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Remembering Canada at the 98 Nagano Olympics

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11-30-2011, 04:30 PM
  #26
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Originally Posted by Rob View Post
Actually what I remember most is the post-Nagano fallout. The European media had a field day trashing "North American hockey" but that was to be expected.

There was a small segement of the Canadian media that was somewhat gleeful that Canada lost. "Canadians have no skill" was a common theme for the next 4 years. Then there was the hockey summit called the fix our game.
Yes it was a huge theme. We heard it all the time. It didn't help that the World Juniors choked at some opportune times then either. But you know, it was a weird transition for Canada in 1998. For some reason we didn't have a lot of players in their primes then. This was before the Lecavalier/Thornton/Gagne type of players came in and after Gretzky and Messier and that era were the cream of the NHL.

Come to think of it the Europeans really owned the NHL in so many areas in 1998. 6 of the top 10 scorers were European. 3 out of 4 of the 50 goal men were Euros. A European won the Art Ross, Hart, Calder, Selke as well.

The problem with 1998 was so evident though and it wasn't just one option.

For starters Bob Clarke made a big mistake of pining the captaincy on Lindros. When you still have Gretzk on your team he is the captain regardless. Lindros never had and never did win anything.

Secondly, Messier was left off the team. Maybe that wasn't a wise choice, but if you are going to leave him off the team you put Linden in his place? I remember there being a huge fuss about Francis being left off the team. He was important in all situations, good on faceoffs, good defensively, good passer, could chip in a goal. I can see Oates not being picked because of the big ice and his skating might have been an issue and we had enough good passers. But no Francis? I didn't like it.

Zamuner on the team over Peca was nonsense. It was then and still is. Peca was the reigning Selke winner.

I don't know who you remove but it was nonsense that Niedermayer wasn't on the team. He was young, mobile, one of the best skaters in the NHL and could have been a huge benefit for Canada's back end. Bourque, MacInnis, Blake, Pronger, Foote, Desjardins and Stevens were the d-men. Can't complain, but leaving someone off the team with his skating ability was wrong.

Yzerman should have been in the shootout. Maybe Recchi too. Maybe Gretzky. Not Shanahan. Not Bourque.

Brodeur should have played in the Bronze medal game. Not Roy. Think of it this way, what motivation did Roy have? Nothing. What motivation did Brodeur have? Something. He would have been fresh, young, confident and we probably would have won with a better attitude. What's the worst that can happen, an unhappy Roy on the plane ride home?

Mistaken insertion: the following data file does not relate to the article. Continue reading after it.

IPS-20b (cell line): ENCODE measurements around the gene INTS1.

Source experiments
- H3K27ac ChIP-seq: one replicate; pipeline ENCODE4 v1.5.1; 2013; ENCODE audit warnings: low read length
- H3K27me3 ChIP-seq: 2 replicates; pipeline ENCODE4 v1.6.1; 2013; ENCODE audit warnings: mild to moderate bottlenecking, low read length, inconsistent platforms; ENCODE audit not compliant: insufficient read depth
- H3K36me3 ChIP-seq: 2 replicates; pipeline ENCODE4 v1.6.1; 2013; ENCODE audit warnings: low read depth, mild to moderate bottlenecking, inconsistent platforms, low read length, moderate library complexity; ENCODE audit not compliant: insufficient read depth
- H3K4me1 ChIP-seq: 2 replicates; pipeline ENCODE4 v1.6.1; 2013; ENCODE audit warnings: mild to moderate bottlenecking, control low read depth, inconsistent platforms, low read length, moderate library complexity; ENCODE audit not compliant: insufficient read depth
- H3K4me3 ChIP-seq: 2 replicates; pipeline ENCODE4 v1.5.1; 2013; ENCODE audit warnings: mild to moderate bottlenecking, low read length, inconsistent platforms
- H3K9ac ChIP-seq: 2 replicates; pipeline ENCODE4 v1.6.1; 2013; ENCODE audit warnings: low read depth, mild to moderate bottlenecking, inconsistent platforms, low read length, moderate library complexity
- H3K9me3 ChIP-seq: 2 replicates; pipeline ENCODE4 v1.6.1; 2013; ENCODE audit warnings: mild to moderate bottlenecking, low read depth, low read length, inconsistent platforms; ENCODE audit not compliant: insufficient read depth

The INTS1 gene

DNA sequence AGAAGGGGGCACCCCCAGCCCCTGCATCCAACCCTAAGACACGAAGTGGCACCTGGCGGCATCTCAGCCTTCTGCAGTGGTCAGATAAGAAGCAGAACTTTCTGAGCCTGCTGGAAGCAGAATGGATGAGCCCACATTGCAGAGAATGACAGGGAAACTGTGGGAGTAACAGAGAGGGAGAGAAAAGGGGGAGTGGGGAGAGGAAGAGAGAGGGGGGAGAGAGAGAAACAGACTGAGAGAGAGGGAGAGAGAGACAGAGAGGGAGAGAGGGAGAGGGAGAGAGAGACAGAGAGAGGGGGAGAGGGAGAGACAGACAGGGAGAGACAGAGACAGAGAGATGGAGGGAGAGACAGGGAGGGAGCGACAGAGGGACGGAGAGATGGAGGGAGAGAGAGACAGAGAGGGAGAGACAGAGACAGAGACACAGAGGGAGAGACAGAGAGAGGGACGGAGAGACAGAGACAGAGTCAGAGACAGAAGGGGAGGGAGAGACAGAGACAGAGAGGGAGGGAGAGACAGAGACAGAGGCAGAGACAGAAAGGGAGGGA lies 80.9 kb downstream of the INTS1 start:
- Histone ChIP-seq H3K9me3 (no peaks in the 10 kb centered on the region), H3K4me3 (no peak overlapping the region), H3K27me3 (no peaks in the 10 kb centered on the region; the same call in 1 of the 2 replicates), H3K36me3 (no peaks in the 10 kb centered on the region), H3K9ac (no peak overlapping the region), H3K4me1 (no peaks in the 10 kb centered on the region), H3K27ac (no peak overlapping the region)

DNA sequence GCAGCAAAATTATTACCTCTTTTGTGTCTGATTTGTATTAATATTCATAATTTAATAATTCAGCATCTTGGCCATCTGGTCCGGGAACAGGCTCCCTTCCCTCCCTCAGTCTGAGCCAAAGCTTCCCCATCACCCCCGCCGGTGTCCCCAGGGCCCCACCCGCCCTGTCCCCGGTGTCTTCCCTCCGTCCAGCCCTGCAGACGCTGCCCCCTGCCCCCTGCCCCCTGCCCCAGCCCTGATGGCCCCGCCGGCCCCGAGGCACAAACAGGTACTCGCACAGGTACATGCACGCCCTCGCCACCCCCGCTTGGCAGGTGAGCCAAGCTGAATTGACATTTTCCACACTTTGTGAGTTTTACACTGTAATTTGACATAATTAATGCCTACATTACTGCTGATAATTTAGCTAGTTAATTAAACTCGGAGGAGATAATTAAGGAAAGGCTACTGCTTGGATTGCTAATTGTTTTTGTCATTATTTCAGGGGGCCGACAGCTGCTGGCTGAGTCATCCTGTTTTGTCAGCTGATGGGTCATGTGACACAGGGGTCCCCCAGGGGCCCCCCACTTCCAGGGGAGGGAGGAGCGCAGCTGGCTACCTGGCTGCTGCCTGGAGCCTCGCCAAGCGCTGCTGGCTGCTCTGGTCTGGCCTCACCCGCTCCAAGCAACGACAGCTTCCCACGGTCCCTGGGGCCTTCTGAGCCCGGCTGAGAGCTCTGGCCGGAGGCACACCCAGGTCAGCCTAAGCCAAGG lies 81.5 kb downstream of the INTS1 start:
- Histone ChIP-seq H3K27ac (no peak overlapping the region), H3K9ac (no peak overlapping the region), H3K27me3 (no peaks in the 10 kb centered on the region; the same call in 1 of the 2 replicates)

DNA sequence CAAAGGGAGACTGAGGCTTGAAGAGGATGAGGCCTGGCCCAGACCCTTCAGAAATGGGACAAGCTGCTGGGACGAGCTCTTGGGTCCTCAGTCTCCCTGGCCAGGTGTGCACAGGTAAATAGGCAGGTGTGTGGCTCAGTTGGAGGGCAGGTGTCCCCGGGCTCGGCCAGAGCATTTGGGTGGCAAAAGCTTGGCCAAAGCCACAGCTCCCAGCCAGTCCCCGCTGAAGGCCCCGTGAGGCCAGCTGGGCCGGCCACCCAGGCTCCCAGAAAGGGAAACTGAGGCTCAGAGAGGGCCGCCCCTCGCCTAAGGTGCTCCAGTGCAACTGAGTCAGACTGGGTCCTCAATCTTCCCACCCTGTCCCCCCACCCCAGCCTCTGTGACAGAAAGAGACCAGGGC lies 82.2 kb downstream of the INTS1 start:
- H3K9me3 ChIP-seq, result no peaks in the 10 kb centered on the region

This leads to the next point. Crawford was the coach. He shouldn't have been. Time has proven he is not a good coach. His loyalty to Roy was insane after we lost. At least Pat Quinn had the guts to bench his own goalie in 2002. Bowman is the obvious choice in 1998. Not sure if he was asked but if not I think there would have been a lot of better choices than Crawford. Burns? Keenan? (although he was starting to show his age by then).

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11-30-2011, 04:38 PM
  #27
IggyFan12
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In Roys biography, he talks about how Sakic while watching from the stands thought he found a way to score on Hasek in the shoot-out. Basically he said Hasek after coming out was skating back to his goal to fast and if a player skated very fast then slowed down quickly Hasek would be out of position. I truly think Sakic would have been Canada's best option in the shoot-out had he not been injured.

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11-30-2011, 04:47 PM
  #28
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Originally Posted by Big Phil View Post
Brodeur should have played in the Bronze medal game. Not Roy. Think of it this way, what motivation did Roy have? Nothing. What motivation did Brodeur have? Something. He would have been fresh, young, confident and we probably would have won with a better attitude. What's the worst that can happen, an unhappy Roy on the plane ride home?
That part just screams Monday morning quarterback. You think Canada should've put the goalie with a .959 SPCT on the bench? Hasek himself had a .954 SPCT going into the Gold Medal Game.

Maybe Marc Crawford isn't the greatest coach in the world, but you're blaming him for not being a fortune teller.